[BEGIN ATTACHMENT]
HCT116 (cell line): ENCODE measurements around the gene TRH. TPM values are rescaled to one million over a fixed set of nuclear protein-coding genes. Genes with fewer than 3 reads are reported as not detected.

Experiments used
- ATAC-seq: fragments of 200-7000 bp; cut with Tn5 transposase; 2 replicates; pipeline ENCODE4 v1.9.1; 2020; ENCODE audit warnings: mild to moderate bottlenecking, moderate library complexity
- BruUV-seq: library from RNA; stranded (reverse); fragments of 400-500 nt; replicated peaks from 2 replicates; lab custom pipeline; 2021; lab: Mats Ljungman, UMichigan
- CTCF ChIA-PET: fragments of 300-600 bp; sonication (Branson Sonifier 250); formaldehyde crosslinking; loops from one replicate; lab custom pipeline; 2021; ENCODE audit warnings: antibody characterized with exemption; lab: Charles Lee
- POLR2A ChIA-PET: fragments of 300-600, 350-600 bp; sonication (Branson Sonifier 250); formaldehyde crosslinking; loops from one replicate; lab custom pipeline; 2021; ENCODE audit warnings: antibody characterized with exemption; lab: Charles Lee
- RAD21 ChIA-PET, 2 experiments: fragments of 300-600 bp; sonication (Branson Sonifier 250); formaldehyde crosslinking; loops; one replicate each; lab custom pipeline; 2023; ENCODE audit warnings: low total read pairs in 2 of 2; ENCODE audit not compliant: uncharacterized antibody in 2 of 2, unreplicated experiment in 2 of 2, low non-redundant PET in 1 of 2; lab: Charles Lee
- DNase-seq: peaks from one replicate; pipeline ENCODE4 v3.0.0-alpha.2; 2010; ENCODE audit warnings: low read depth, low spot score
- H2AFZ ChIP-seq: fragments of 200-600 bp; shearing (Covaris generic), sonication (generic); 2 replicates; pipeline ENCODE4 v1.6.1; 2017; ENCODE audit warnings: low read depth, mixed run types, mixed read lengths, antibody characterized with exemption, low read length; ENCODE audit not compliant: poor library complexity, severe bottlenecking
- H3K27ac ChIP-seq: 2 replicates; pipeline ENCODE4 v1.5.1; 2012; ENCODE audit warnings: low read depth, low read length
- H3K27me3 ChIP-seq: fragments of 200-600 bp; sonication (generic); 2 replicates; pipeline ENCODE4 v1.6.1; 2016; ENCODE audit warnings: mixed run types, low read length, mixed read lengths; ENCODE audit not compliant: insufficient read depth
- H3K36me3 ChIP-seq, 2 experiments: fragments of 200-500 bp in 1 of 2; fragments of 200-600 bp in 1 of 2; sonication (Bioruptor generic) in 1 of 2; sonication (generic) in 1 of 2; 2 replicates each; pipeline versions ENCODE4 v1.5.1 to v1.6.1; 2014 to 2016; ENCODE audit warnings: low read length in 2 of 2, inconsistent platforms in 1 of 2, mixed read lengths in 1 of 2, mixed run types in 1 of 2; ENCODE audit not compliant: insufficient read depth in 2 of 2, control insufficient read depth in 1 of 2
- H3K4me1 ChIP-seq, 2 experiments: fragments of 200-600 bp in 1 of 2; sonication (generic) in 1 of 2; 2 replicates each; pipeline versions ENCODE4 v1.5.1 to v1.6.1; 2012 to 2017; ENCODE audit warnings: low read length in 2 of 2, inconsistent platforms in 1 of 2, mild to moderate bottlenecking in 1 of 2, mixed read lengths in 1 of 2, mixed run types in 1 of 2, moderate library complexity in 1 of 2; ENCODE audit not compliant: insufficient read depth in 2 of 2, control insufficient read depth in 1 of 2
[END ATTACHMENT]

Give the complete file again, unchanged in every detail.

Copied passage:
HCT116 (cell line): ENCODE measurements around the gene TRH. TPM values are rescaled to one million over a fixed set of nuclear protein-coding genes. Genes with fewer than 3 reads are reported as not detected.

Experiments used
- ATAC-seq: fragments of 200-7000 bp; cut with Tn5 transposase; 2 replicates; pipeline ENCODE4 v1.9.1; 2020; ENCODE audit warnings: mild to moderate bottlenecking, moderate library complexity
- BruUV-seq: library from RNA; stranded (reverse); fragments of 400-500 nt; replicated peaks from 2 replicates; lab custom pipeline; 2021; lab: Mats Ljungman, UMichigan
- CTCF ChIA-PET: fragments of 300-600 bp; sonication (Branson Sonifier 250); formaldehyde crosslinking; loops from one replicate; lab custom pipeline; 2021; ENCODE audit warnings: antibody characterized with exemption; lab: Charles Lee
- POLR2A ChIA-PET: fragments of 300-600, 350-600 bp; sonication (Branson Sonifier 250); formaldehyde crosslinking; loops from one replicate; lab custom pipeline; 2021; ENCODE audit warnings: antibody characterized with exemption; lab: Charles Lee
- RAD21 ChIA-PET, 2 experiments: fragments of 300-600 bp; sonication (Branson Sonifier 250); formaldehyde crosslinking; loops; one replicate each; lab custom pipeline; 2023; ENCODE audit warnings: low total read pairs in 2 of 2; ENCODE audit not compliant: uncharacterized antibody in 2 of 2, unreplicated experiment in 2 of 2, low non-redundant PET in 1 of 2; lab: Charles Lee
- DNase-seq: peaks from one replicate; pipeline ENCODE4 v3.0.0-alpha.2; 2010; ENCODE audit warnings: low read depth, low spot score
- H2AFZ ChIP-seq: fragments of 200-600 bp; shearing (Covaris generic), sonication (generic); 2 replicates; pipeline ENCODE4 v1.6.1; 2017; ENCODE audit warnings: low read depth, mixed run types, mixed read lengths, antibody characterized with exemption, low read length; ENCODE audit not compliant: poor library complexity, severe bottlenecking
- H3K27ac ChIP-seq: 2 replicates; pipeline ENCODE4 v1.5.1; 2012; ENCODE audit warnings: low read depth, low read length
- H3K27me3 ChIP-seq: fragments of 200-600 bp; sonication (generic); 2 replicates; pipeline ENCODE4 v1.6.1; 2016; ENCODE audit warnings: mixed run types, low read length, mixed read lengths; ENCODE audit not compliant: insufficient read depth
- H3K36me3 ChIP-seq, 2 experiments: fragments of 200-500 bp in 1 of 2; fragments of 200-600 bp in 1 of 2; sonication (Bioruptor generic) in 1 of 2; sonication (generic) in 1 of 2; 2 replicates each; pipeline versions ENCODE4 v1.5.1 to v1.6.1; 2014 to 2016; ENCODE audit warnings: low read length in 2 of 2, inconsistent platforms in 1 of 2, mixed read lengths in 1 of 2, mixed run types in 1 of 2; ENCODE audit not compliant: insufficient read depth in 2 of 2, control insufficient read depth in 1 of 2
- H3K4me1 ChIP-seq, 2 experiments: fragments of 200-600 bp in 1 of 2; sonication (generic) in 1 of 2; 2 replicates each; pipeline versions ENCODE4 v1.5.1 to v1.6.1; 2012 to 2017; ENCODE audit warnings: low read length in 2 of 2, inconsistent platforms in 1 of 2, mild to moderate bottlenecking in 1 of 2, mixed read lengths in 1 of 2, mixed run types in 1 of 2, moderate library complexity in 1 of 2; ENCODE audit not compliant: insufficient read depth in 2 of 2, control insufficient read depth in 1 of 2